As inspiring as those speeches are... is that really how God works?
Even as the team learns to give glory to God throughout the film, there aren't many concrete acts of selflessness, generosity, or other spiritual fruit shown between boys as a result of their conversion. Being all-in-for-Jesus, according to Woodlawn, mostly involves praying in various public places.
As inspiring as our faith is... shouldn't it look like more than attending church, praying before football games, and pointing to heaven after a touchdown?
Perhaps it's just a bit jarring to look back at the style of 1970s evangelism from a 2015 vantage point. And undoubtedly many Christians will be edified and comforted by Hank's speeches. Still, in many ways the portrayal of faith in Woodlawn lacks realistic nuance and subtlety. The simplistic rhetoric tying God's favor to winning and losing is useless and confusing for those who have lost loved ones, or whose lives are in shambles after a job loss or broken criminal justice system.
Near the end of the film, Hank gives an impassioned speech detailing the miraculous triumphs of their community, repeating over and over the phrase:
"This is what happens when God shows up."
It doesn't take a theologian to take a step back from the admittedly quotable phrase and ask, "Wait, was God not around before?"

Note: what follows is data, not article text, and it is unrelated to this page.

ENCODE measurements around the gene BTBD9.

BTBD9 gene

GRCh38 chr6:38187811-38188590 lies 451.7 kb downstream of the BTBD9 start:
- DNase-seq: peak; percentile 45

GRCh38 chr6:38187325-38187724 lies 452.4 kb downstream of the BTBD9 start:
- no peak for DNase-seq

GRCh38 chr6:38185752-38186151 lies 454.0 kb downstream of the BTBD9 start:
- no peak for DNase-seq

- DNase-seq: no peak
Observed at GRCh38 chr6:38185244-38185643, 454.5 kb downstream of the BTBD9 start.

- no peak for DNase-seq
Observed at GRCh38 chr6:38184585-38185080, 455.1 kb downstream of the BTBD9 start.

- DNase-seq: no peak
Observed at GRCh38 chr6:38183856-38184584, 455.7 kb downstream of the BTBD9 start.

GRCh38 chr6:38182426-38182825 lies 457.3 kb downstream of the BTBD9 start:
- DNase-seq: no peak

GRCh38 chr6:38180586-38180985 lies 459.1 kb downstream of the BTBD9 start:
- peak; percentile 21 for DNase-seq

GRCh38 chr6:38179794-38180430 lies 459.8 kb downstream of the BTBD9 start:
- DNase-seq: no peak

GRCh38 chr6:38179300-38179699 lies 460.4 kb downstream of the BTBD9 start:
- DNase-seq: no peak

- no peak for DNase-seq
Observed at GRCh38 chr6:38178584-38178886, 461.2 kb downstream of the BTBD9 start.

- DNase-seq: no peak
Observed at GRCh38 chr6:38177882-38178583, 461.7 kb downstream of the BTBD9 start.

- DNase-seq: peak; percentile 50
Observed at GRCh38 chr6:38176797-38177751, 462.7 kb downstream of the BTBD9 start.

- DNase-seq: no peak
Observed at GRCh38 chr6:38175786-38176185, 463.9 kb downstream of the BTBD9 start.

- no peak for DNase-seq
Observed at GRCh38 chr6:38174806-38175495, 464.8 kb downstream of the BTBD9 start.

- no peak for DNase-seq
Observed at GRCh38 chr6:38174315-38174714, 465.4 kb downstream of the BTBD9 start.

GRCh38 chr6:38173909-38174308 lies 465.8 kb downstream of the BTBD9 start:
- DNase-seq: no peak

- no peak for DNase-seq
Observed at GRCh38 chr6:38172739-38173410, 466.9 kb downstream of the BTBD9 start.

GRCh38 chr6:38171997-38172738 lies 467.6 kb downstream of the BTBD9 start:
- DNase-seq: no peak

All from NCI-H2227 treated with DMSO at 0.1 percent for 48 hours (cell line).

Did the Jesus Movement really open some mysterious door to let God back in from wherever he had been hiding? Do we truly believe that we kick God out of schools by rules and regulations, and bring him back with public praying and candle-lighting?
The question that movies like Woodlawn and the recent God's Not Dead seek to answer is, "Will we glorify God with our actions?" But a better question for today's Christian might be, "How will we glorify God?" With a pep rally? With a lawsuit? With a mass text? With saying the Lord's Prayer in front of thousands of people?
How about with joy? With kindness? Goodness? Faithfulness? Gentleness? Self-control?
On the whole, Woodlawn sends a beautiful message of bravery to any young person struggling to find his identity. Caleb Castille shines as Tony Nathan, and Nathan's relationship with coach Geralds is probably the most poignant and heartwarming element of the film. Fans of football will undoubtedly appreciate the scenes involving high-stakes gameplay, particularly Nathan's uncanny prowess on the field. This is also a movie the whole family can watch, from the young to the old.
But the challenge will be to merge the film's simplistic proclamation of faith with the complicated nuances of our own less-cinematic reality. Are we merely pointing to God, or truly exposing God's love to those who don’t know him?
CAUTIONS (may contain spoilers):
- Drugs/Alcohol: None
- Language/Profanity: Some racially charged name calling (e.g. "cracker") and threats.
- Sex/Nudity: None
- Violent/Frightening/Intense: Racially motivated violence, including riots (nothing bloody or graphic), destruction of property, a burning cross, etc.
- Religion/Worldview: The film's events are put into motion by an evangelist who starts a revival of sorts in a public school, which opens up something of a legal can of worms. Several characters are outspoken in declaring their faith publicly. Several scenes involve praying, baptism, conversion, etc.
Publication date: October 14, 2015